A little Q&A


Reader Dave asks:



I am using Visual Studio 7.0 (2002?). I turn on my computer in the morning, and run it until midnight and my visual studio is always open. however, it consumes 60-150MB Virtual memory, specifically when i use VisualPerl (I usually use Visual C++). sometimes i need to run two instances of visual studio, but virtual memory usage keeps growing in both processes. do you know any fixes, or suggestions?


I talked to some of the people who are involved in providing support for previous versions (something at Microsoft that is typically dubbed “sustained engineering“).  They tell me that, unfortunately, memory leaks in the IDE (such as the one you are experiencing) are typically low-priority, and not as likely to be fixed as language design flaws or serious limitations in compiler functionality.  The fact that the problem is most noticable in a third party add-in suggests it might not even be a problem primarily with the VS product.  My only suggestions in this area are to contact ActiveState, to see if they are working on a fix for your problem, or to install any relevant VS .NET 2002 updates. (Though, it doesn’t appear there are any addressing this specific problem.)



as i have posted in my prior posts, i have never used .net. i will say one more thing, but i dont know if it is correct, so it contains a question as well; we dont need windows forms or anything else dealing with user-interface to run a service at the server, right?


That’s correct, you don’t need windows forms to write a service.  Windows forms are just a way to describe user interface – typically, services (especially FreeBSD/Linux/etc. ones) handle user interface through config files, command-line options, or some kind of limited console interaction.  All of which should be supported by Rotor through the various CLI namespaces (System::Console, System::IO, etc.).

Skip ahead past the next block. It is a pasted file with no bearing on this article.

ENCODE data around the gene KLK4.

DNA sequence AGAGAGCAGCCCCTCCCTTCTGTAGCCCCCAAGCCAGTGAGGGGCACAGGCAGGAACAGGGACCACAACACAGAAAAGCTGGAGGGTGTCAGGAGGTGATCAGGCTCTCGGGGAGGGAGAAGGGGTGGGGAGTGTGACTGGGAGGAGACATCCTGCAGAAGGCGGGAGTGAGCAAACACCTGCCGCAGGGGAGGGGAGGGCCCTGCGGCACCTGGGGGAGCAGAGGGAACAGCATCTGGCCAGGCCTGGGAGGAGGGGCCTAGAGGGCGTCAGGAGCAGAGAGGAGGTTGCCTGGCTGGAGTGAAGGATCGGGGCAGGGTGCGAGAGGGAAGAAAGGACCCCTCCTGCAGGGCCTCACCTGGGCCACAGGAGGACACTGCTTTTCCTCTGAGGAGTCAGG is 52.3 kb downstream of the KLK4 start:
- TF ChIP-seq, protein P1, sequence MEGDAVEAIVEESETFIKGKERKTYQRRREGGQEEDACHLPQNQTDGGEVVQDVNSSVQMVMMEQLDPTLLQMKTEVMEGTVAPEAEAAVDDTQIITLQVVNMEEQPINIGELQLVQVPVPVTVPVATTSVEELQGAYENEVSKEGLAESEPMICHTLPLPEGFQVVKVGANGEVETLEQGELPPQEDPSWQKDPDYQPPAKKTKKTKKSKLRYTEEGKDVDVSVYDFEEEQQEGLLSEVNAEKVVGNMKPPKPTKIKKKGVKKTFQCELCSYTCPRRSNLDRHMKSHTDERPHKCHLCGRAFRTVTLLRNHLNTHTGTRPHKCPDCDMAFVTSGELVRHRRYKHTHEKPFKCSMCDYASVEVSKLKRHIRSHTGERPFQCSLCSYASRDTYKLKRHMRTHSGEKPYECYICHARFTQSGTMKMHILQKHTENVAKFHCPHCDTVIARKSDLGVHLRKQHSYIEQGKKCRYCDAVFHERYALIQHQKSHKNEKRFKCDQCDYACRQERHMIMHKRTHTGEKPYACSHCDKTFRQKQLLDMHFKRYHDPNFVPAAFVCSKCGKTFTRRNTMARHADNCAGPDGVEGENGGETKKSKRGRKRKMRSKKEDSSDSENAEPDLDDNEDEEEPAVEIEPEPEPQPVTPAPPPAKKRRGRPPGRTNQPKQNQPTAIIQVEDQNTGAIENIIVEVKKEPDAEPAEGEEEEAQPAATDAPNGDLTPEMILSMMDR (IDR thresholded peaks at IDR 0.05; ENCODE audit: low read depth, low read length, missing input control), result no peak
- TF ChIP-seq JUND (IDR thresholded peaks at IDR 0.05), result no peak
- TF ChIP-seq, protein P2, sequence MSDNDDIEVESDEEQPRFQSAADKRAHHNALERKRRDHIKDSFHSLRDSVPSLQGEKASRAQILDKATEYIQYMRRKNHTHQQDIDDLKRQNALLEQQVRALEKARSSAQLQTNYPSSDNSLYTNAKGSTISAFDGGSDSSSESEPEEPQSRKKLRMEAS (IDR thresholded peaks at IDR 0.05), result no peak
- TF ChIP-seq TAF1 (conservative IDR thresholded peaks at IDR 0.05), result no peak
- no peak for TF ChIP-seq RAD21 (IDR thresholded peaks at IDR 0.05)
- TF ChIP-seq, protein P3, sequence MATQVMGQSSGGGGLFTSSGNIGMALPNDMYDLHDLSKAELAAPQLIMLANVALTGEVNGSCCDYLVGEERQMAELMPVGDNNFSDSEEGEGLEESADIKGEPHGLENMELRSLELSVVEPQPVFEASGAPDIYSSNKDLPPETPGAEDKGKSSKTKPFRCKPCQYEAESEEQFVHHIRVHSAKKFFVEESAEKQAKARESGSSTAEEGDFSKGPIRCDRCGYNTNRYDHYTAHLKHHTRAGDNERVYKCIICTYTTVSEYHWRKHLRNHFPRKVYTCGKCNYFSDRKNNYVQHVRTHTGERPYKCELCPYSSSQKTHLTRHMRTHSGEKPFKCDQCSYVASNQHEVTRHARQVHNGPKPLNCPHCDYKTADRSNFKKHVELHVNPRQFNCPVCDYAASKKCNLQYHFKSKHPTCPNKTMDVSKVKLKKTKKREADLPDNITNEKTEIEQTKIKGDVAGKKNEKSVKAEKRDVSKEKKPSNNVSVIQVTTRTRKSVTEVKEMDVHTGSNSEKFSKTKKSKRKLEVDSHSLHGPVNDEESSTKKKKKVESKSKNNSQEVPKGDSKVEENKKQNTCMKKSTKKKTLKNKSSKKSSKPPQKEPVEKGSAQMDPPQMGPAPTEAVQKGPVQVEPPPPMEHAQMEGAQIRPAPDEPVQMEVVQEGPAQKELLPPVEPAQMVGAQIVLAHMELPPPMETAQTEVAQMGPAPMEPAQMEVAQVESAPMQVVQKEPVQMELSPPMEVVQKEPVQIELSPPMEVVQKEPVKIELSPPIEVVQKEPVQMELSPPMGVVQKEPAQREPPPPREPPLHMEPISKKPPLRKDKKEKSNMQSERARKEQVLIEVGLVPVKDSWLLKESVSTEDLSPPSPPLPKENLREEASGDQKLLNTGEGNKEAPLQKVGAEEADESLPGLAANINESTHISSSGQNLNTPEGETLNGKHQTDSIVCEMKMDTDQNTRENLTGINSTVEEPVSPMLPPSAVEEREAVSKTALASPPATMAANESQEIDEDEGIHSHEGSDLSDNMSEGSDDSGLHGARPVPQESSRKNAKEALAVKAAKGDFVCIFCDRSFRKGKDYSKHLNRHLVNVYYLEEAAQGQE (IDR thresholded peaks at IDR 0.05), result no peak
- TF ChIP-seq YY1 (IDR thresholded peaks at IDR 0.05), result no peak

Comments (2)

  1. Dave says:

    Hi Andy,

    thanks a lot for answering those questions. I thought there could be a fix for my poor vs 2002, but anyways, I keep restarting the ide.

    today, I have started my first visual c++ .net application, but I didn’t find any user interface example in the documentation coming with vs2002, but I am really into it. I am familiar with classical win32 api, I was using WTL and it was quite simple to build a good user interface in few minutes. Btw, I have found another problem with my vs2002; I cannot see "Visual C++ Directories", when I go to Tools->Options->Project Settings (I need to change C:WTL70include -> C:WTL71include, I have downloaded WTL 7.1). This directory thing doesnt appear. I have used Winspy (a third party app) to see, if the window is around but I cannot see it (not WS_VISIBLE?), however child dialog the directories listbox (was that a list box anyway) should be created in doesnt contain anything. anyway, it seems microsoft does not support visual studio 2002 anymore.

    back to lack of visual c++ .net examples. I saw that there are lots of c# examples, this is good because C# is a new language and if i am correct, it is built for .net. there are vb.net examples, too, but there is not a visual c++ .net example displaying a window on the screen (or i didnt see any). so i am playing with console and sockets, and it is getting boring.

    i see whidbey samples everywhere, in your blog for instance, but not much examples for vs2002. it seems i need to upgrade vs2003 as soon as possible.

    Thanks a lot, again.

  2. Dave says:

    Hi again,

    I went to barnes & noble site, and found "Programming with Microsoft Visual C++ .Net Managed Extensions", Richard Grimes, August 2002 from Microsoft Press. I am going to buy this book, hope it helps.

    In fact, I need to start from the basic things, learn more about .net (or clr) architecture, but you know; every programmer wants to display something on the screen, and its for sure "hello world" brings you ten years ago and make you feel you are starting from the beginning again (it feels like you start walking from earth to mars, and you are missing your house before you are shuting the door) :/ But, a programmer should not take things in such a romantic way, and must read && learn if s/he really needs it. (am i too sensual? hah!)

    anyway, its time to buy the book (then visual studio 2003).